• On-site stormwater management pond.
  • The majority of the LRVs will leave and return to the site outside of rush hour periods.

Recommended Leslie Street Connecting Track Design

Track Design Features:

  • LRVs will operate in mixed traffic (centre lanes).
  • On-street parking maintained.
  • Access to all driveways and parking lots maintained.
  • Four through lanes on Leslie Street between Queen Street and Commissioners Street.
  • Existing left-turn lanes remain.
  • LRVs will primarily operate outside of rush hour periods.

Effects Assessment

The Transit Project Assessment Process assessed the potential effects associated with the facility and the connecting tracks based on the following factors:

  • Socio-Economic & Land Use Environment
    • Potential effects on residences and businesses
    • Archaeology, Cultural Heritage and First Nations
    • Proposed & approved land uses
    • Safety and operation of Martin Goodman Trail
  • Noise and Vibration
    • Potential effects of noise and vibration levels of sensitive receptors
  • Natural Environment
    • Terrestrial
    • Hydrogeology
    • Contaminated Soils
  • Air Quality
    • Potential effects of dust, odour, fine particulates, etc. on identified sensitive receptors
  • Traffic and Transportation
    • Intersection operations
    • Traffic operations
    • Roadway parking/loading
    • Constructability
    • Operation and maintenance

Potential Effects – Natural Environment

Vegetation and Wildlife

Key Effects:

  • Removal of low quality vegetation habitat and trees that are not Provincially significant.

Mitigation:

  • Removing vegetation between August 1 and April 14, to ensure bird nests are protected in order to be in compliance with the Migratory Birds Convention Act.
  • Green roofs on main building will sustain low herbaceous vegetation and provide some habitat for insects and birds.
  • Trees removed that full under the City's Tree By-Law (seven trees with diameter of 30 cm or higher at breast height (dbh) will be replaced at a 3-to-1 ratio (21 trees).
  • New plantings will be incorporated into the Ashbridges Bay MSF landscape design.

Stormwater Management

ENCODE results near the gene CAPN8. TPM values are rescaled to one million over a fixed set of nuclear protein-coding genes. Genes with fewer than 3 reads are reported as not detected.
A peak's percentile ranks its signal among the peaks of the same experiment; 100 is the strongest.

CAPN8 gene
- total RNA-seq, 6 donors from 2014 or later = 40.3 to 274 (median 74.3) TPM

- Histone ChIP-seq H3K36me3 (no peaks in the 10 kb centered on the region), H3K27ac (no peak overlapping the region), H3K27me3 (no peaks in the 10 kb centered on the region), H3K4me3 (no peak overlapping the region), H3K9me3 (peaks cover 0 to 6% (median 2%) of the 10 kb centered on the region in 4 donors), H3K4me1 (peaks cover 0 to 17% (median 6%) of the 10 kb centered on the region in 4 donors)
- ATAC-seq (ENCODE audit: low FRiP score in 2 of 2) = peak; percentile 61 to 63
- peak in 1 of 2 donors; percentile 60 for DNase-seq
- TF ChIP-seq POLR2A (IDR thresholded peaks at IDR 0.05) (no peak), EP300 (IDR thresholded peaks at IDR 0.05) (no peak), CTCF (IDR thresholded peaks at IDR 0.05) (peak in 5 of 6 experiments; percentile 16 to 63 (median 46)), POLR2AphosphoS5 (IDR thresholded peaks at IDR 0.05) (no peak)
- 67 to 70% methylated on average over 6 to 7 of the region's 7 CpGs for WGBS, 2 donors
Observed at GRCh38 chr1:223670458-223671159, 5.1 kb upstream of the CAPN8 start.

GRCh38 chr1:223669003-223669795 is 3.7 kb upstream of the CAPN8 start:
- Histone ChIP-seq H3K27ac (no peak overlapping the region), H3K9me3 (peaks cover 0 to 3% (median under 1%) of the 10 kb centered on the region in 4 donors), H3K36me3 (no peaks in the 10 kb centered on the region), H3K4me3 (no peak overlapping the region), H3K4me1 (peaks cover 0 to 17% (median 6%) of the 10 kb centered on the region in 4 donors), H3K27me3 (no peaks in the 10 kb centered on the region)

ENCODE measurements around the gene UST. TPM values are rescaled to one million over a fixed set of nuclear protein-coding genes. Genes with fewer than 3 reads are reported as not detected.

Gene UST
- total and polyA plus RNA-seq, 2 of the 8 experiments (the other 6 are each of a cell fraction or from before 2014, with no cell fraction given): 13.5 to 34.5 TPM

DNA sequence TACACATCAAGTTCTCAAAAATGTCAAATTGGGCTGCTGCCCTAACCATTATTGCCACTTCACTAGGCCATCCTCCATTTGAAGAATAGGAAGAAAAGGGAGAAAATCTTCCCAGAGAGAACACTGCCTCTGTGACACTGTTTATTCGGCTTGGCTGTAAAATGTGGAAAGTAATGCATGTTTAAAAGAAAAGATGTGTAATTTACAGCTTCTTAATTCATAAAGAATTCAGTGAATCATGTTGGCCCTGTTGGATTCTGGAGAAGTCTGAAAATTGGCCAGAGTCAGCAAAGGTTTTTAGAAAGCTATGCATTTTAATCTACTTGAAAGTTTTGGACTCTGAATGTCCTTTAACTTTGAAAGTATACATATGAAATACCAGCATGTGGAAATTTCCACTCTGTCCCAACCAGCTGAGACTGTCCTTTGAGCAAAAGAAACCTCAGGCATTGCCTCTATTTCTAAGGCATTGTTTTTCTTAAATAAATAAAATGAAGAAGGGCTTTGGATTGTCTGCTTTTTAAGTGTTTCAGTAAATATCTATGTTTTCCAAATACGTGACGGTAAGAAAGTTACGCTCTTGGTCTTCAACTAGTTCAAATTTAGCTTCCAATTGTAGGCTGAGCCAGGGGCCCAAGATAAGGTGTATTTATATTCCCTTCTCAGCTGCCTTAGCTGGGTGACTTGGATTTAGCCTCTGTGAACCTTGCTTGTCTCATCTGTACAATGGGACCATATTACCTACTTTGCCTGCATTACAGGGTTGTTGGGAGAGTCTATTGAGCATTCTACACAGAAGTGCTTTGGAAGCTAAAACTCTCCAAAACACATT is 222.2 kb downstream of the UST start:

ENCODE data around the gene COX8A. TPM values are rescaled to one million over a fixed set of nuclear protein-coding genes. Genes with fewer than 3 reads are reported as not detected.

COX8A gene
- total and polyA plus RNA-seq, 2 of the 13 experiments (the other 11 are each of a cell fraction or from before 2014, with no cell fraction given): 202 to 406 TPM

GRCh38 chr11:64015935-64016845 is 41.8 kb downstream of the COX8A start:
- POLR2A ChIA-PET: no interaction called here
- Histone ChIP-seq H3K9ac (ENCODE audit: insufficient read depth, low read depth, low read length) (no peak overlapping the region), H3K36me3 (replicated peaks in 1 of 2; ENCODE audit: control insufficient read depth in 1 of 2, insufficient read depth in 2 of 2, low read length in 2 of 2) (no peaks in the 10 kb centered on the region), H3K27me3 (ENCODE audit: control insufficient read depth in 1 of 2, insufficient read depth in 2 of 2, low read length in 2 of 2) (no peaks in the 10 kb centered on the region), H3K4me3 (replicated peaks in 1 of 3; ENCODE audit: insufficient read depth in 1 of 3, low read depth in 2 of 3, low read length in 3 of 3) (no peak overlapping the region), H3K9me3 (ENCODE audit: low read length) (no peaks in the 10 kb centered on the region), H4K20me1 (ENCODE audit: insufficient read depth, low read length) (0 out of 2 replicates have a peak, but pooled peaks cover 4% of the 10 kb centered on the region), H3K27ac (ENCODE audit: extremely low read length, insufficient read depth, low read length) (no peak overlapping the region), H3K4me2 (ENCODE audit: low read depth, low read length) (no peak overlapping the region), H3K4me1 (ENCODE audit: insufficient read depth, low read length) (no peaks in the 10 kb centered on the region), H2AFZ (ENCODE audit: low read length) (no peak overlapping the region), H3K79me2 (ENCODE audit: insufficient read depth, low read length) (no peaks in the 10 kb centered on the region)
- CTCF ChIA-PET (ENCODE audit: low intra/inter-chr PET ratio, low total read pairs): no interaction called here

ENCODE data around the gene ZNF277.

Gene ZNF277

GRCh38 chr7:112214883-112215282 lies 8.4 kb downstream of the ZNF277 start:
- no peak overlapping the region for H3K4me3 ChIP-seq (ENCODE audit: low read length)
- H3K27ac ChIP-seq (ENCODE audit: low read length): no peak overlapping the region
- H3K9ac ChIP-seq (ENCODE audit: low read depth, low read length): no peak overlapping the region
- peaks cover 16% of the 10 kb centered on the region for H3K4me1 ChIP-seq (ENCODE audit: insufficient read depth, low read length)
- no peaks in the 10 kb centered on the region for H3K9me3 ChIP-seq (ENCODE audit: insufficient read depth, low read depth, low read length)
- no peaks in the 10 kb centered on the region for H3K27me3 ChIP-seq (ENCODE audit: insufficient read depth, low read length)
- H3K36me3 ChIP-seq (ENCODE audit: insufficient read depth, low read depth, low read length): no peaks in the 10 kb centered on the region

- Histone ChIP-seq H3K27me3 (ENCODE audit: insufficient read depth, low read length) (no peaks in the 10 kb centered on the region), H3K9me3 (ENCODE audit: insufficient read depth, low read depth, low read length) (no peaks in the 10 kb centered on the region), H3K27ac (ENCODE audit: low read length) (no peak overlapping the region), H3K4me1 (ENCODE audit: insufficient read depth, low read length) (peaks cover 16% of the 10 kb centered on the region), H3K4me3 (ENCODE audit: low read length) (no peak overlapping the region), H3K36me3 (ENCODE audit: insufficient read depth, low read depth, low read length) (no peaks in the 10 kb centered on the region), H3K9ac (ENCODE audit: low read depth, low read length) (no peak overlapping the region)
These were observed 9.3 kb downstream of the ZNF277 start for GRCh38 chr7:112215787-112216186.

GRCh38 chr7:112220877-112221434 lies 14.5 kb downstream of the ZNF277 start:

Key Effects:

  • Stormwater quality and quantity

Mitigation:

  • Utilize low impact development (LID) Best Management Practices and a wet pond.
  • Final site grade will be higher than the estimated regional flood water level.

On-site Soil

Key Effects:

  • Impacted soil (mound) to be removed from the site.

Mitigation:

  • Comply with the Risk Assessment Plan
  • Establish a Construction Liaison Group
  • Adhere to the Soil Removal and Capping Contract that:
    • Complies with all federal, provincial and local licenses and certificates of approval.
    • Identifies air quality and dust suppression measures.
    • Identifies haul routes that minimize community effects.

Potential Effects – Socio-economic & Air quality

Martin Goodman Trail

Key Effects:

  • Site access and new tracks will cross the Martin Goodman Trail.

Mitigation:

  • The track design has been developed to combine the access with existing crossing point.
  • Explore measures that may include signage, surface treatments on the path/sidewalk, signal control, bollards and audible warnings (bell, horns).

Air Quality:

Key Effects:

  • During construction - potential for nuisance dust.
  • During operations - servicing and maintenance activities have the potential to produce emissions.

Mitigation:

  • During construction - a dust control program would include dust suppression (water), road sweeping, and cleaning of vehicle tires.
  • During operations - ventilation and capture and control systems, and energy efficient building design to reduce emissions.

Potential Effects - Noise & Vibration